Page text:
In some ways, watching Claire develop her equestrian skills makes me a better parent. Intuitively, I see what she’s getting from the experience, and I can step out of the way and let that experience unfold for her, knowing she’s getting all she needs.


Catching up

So, where have I been?

I have tried to write a few times since October, but something would always come up. Primarily, I was spending an inordinate amount of time working with Claire and some of the challenges a gifted kid runs into at school. We had decided to bump her up to third grade last year, as she was pacing with the second graders. In fact, she was doing better than many of the second graders, though she was technically still in first grade. We decided to officially keep her in second grade (primarily to avoid having to go through the rigorous testing at the end of the school year), though she would work with the third graders in the classroom.

The Challenge of Gifted Kids

12183864_10153686372922438_6476460127467095901_oAcademically, Claire has been doing fine. Quite well, as a matter of fact. She still has that natural curiosity about her world, and she has the mind to analyze and decode her world. She reads at a sixth grade level and can do both multiplication and division easily. She memorizes facts with ease, and if it has something to do with horses, she’ll probably know a lot more than the average adult. Academically, I have no worries about her or her academic career.

Socially, however, she’s still only seven, though a precocious seven year old that can pace with older kids fairly well. However, the older kids know she’s only seven. And when you’ve got kids that have issues beyond your control or understanding, there can be challenges. Claire has a heightened expectation of how other kids should treat her. She’s very aware of right vs. wrong, and when wrong happens, she spends a lot of that mental power on trying to figure out why things aren’t right or acting out in ways that were rather challenging. That mental activity was better spent on learning and having fun, of course, but she was preoccupied when things were not going right.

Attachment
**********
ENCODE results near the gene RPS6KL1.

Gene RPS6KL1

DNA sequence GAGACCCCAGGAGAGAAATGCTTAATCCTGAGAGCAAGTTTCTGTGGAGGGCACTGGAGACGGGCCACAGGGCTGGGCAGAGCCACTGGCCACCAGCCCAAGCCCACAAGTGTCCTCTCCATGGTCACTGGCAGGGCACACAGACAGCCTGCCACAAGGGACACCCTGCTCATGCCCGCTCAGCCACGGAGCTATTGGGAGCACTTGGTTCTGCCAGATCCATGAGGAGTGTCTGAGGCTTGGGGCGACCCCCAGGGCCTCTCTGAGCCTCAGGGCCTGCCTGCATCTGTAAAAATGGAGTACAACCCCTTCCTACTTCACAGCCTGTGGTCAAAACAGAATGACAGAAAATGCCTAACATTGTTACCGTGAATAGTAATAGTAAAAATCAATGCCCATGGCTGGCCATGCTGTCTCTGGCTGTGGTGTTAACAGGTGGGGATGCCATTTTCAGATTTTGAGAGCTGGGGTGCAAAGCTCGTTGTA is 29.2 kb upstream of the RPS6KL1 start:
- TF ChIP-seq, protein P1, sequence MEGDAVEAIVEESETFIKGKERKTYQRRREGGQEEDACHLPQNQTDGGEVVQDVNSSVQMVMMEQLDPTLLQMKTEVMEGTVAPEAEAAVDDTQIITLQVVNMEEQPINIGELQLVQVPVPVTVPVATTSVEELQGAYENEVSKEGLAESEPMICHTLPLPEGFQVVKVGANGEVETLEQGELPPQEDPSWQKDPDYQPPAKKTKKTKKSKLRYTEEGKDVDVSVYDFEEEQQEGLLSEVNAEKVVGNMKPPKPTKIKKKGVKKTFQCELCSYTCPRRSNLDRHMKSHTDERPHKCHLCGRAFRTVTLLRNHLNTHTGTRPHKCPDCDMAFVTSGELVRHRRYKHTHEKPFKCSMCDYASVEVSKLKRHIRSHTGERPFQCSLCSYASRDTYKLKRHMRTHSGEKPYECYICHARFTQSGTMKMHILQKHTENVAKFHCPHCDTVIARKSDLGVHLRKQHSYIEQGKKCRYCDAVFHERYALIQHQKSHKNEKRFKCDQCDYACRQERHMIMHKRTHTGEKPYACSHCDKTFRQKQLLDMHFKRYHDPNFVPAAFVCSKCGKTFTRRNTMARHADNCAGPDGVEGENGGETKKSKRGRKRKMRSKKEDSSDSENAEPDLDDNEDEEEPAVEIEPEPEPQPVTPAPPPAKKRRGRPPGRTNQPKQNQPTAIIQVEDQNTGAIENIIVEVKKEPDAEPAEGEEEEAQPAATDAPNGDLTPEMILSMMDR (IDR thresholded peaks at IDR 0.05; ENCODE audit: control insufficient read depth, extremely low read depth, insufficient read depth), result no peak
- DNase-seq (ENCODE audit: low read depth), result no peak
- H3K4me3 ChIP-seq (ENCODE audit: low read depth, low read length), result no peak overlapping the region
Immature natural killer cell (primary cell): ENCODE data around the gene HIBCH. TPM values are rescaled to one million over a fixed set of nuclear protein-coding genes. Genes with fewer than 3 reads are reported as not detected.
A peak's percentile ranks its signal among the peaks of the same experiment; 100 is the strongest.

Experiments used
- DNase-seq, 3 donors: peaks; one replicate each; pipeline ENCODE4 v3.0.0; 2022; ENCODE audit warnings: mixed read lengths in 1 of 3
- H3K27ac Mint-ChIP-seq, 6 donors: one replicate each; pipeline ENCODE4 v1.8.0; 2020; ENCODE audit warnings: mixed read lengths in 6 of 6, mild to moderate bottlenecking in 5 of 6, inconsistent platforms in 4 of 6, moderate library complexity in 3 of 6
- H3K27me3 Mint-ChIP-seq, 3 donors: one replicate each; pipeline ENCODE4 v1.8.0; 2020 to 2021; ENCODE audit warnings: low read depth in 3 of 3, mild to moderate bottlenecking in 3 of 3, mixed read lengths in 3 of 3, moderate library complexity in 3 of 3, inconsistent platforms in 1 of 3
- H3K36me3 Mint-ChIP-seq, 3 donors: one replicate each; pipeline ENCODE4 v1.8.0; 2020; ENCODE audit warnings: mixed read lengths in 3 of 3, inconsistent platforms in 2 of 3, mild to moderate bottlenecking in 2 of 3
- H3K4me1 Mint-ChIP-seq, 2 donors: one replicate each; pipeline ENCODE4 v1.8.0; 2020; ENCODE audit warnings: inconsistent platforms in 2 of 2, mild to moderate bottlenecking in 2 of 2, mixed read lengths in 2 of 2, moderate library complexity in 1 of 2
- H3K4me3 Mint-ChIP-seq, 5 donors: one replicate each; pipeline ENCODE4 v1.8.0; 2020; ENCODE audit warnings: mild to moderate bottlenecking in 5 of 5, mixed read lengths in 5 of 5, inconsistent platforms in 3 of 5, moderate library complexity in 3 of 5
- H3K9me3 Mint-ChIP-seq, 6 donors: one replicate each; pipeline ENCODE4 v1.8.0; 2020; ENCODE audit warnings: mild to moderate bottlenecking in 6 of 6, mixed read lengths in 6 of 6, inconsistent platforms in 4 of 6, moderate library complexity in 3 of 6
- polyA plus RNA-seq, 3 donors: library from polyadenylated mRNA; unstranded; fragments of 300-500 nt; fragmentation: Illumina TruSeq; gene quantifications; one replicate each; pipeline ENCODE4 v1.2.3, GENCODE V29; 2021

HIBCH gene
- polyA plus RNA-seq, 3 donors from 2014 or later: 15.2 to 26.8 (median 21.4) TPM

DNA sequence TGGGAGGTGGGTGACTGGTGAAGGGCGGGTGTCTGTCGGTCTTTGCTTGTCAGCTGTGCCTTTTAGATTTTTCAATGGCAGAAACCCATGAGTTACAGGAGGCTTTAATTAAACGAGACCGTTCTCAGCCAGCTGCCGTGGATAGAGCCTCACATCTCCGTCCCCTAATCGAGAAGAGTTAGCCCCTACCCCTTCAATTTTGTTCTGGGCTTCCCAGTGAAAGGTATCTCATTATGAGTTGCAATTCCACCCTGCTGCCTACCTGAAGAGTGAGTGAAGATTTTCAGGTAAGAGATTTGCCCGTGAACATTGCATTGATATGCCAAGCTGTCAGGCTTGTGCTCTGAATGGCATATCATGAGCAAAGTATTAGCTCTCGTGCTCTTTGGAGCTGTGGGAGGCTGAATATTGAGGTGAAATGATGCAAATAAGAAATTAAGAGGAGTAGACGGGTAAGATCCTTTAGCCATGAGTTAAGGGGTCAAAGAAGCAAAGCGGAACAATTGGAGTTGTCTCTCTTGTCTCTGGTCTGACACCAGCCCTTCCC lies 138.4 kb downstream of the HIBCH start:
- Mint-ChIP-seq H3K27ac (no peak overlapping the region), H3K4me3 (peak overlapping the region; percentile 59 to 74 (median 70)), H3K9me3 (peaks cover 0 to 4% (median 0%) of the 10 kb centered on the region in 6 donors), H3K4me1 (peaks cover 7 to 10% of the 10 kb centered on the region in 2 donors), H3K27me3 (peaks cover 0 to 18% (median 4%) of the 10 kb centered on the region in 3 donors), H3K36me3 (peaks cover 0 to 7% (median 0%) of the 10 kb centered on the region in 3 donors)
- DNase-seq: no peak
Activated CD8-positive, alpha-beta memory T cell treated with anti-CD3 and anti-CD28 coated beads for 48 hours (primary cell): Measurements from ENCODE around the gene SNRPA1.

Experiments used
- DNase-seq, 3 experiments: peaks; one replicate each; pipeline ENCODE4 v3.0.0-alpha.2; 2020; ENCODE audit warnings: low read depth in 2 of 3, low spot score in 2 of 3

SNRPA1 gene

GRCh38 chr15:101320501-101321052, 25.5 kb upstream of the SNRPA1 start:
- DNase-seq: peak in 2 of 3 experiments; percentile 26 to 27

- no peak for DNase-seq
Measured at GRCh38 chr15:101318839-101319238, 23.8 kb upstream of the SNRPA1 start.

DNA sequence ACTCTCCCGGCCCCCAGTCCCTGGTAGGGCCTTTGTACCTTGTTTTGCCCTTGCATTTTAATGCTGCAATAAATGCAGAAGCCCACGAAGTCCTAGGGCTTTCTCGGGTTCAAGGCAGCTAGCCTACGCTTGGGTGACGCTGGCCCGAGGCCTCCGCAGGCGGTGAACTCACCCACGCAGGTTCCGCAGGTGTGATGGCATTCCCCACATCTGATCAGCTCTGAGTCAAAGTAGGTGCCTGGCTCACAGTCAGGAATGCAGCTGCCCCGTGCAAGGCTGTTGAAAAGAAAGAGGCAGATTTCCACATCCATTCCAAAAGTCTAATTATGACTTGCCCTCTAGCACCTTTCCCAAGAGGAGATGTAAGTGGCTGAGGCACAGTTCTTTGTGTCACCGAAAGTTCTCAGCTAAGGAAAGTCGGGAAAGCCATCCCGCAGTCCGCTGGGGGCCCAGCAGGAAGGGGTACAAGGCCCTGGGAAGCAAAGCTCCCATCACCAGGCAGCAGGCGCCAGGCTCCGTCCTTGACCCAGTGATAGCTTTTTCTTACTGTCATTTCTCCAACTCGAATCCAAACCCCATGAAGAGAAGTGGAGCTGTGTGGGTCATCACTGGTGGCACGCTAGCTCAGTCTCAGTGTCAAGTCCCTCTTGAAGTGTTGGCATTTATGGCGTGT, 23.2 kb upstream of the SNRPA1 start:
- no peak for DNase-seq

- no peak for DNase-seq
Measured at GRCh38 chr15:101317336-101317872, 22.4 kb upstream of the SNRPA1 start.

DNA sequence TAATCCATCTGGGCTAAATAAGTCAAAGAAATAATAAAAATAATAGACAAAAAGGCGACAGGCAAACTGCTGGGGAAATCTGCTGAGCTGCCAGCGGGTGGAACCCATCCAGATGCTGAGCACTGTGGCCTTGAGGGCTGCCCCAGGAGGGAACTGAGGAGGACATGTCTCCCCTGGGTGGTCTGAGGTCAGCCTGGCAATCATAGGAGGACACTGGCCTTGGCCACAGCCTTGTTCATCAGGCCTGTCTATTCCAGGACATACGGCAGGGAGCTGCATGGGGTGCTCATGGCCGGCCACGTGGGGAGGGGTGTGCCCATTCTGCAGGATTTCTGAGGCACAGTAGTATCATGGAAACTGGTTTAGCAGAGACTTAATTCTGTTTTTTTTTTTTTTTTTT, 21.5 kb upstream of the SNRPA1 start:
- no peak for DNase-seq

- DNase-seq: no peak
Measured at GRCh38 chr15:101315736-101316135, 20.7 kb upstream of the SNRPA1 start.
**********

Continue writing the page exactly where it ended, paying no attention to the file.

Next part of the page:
I spent time with her at school, which I rather enjoyed. I love her school, her teachers, and it was nice hanging out with some of the other kids. And I did witness some kids acting out for various reasons in ways that were challenging to Claire. I would coach her through it, but at the same time, I had to wonder whether or not it was worth her energy, or my energy, to focus so much on just being okay socially with other kids. And, of course, it’s not all of the kids. But Claire is very good at sorting right from wrong and finding what’s wrong and trying to fix it.

We had a short break, then we all got sick. Stomach bug, then a cold hit us all. Claire was out altogether for three weeks. And, I noticed her personality changing… for the better. She started researching things of interest to her, asking more questions about her interests, and exploring her world in ways she wasn’t doing a month earlier.

It seemed that without the pressure of social issues, her mental bandwidth freed up so she could focus on more positive things.

Because she’s in that parroting stage still, the stage of life where kids are soaking up information, it made sense to homeschool for now. I wasn’t sure if I could handle it, but her educational facilitator and the director of the school confirmed with me that she would be fine. And intuitively, I got the message that I don’t have to be confident in my ability to teach, I just have to be confident in Claire’s ability to learn. And in that I have complete faith. So, we’re homeschooling for now. She’s happier. I’m more relaxed. We’ll meet with her educational facilitator every so often and we’ll document what she’s doing. I asked her if she’d like to keep a blog about what she’s doing, but she’s told me that blogs are boring. So, there you go.